Anonymous said...

The key argument is that if we ever decide to elect a government to draft laws to hold civil servants and politicians accountable we can do so - this is not the case for the EC as the commission holds the sole right to create a law etc..- so to compare it to a civil service is incorrect no civil service in the world holds this power, only the executive of government in any other democracy. To allow an unelected body to wield this power is crazy regardless of whether commissioners exist in a vacuum or not (which IMO they do having lived in Brussels for over 10 years and knowing first hand many people working in these institutions) To dismiss an argument out of hand based on an the discourse of your a euro sceptic ala UKIP etc.. seems to me to be in direct opposition to the point you made earlier concerning young college educated people making wild statements without the facts in hand - if you are convinced the EU is good for democracy and good for Ireland maybe an analysis of the structures and changes implemented via Lisbon would be more compelling.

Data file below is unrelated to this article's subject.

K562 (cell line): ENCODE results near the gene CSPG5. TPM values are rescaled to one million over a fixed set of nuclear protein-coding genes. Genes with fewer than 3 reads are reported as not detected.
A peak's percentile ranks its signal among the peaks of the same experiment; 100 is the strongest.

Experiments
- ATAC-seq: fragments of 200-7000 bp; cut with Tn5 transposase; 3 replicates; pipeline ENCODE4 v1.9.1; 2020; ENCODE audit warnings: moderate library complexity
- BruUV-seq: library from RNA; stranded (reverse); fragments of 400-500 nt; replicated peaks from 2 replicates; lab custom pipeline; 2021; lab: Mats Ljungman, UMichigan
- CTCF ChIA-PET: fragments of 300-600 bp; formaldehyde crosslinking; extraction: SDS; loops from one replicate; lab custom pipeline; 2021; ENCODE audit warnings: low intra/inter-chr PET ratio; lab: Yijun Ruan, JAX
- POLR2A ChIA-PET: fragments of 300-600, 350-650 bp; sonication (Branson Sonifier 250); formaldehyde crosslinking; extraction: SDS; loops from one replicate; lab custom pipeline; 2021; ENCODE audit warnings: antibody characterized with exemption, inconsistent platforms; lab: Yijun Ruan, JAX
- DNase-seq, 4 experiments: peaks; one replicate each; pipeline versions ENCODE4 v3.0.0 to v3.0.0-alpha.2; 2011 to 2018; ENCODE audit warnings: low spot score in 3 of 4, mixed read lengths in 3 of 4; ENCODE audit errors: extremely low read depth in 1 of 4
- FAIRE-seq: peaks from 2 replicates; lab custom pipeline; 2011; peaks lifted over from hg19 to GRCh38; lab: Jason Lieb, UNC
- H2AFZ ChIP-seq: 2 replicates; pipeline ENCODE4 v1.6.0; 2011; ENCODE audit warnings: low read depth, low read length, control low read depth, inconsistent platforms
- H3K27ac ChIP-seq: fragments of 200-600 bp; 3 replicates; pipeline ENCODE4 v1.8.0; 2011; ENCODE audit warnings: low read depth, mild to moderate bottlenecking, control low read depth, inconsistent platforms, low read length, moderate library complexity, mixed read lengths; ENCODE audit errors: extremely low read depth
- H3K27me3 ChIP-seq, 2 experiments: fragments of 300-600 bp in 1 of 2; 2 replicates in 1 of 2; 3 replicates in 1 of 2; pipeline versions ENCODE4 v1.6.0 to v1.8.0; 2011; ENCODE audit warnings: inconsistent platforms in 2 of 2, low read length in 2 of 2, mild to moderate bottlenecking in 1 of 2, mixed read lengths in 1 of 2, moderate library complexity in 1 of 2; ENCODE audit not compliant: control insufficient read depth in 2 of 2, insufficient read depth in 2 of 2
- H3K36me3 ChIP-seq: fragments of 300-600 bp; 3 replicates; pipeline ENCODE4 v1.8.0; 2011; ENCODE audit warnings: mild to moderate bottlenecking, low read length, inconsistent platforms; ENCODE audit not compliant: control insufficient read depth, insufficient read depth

Gary said...

Overcoming national borders with supra-national political organisation is a progressive thing, abstractly. In practice the European Union was only a progressive force so along as the European bourgeoisie considered limited reforms or gains FOR the ordinary person were a preferable method for maintaining the status quo.
Once the post-war boom enterd terminal decline then the bourgeoisie turned the EU into an instrument of reform FOR themselves (de-regulation,lowest common wage deniminator,....)
The EU may have lagged behind the Anglo Saxon monetarist vanguard; European profits and efficiencies may have given them an edge over the US and Britain;but as an institution it's been well and truly up to speed for quite some time now - hence the continual re-adjustments through the various treaties - all because the post-war boom has well and truly eneded for every region of the world and hysterical drive to ratchet up productivity through globalised markets is the only game in town.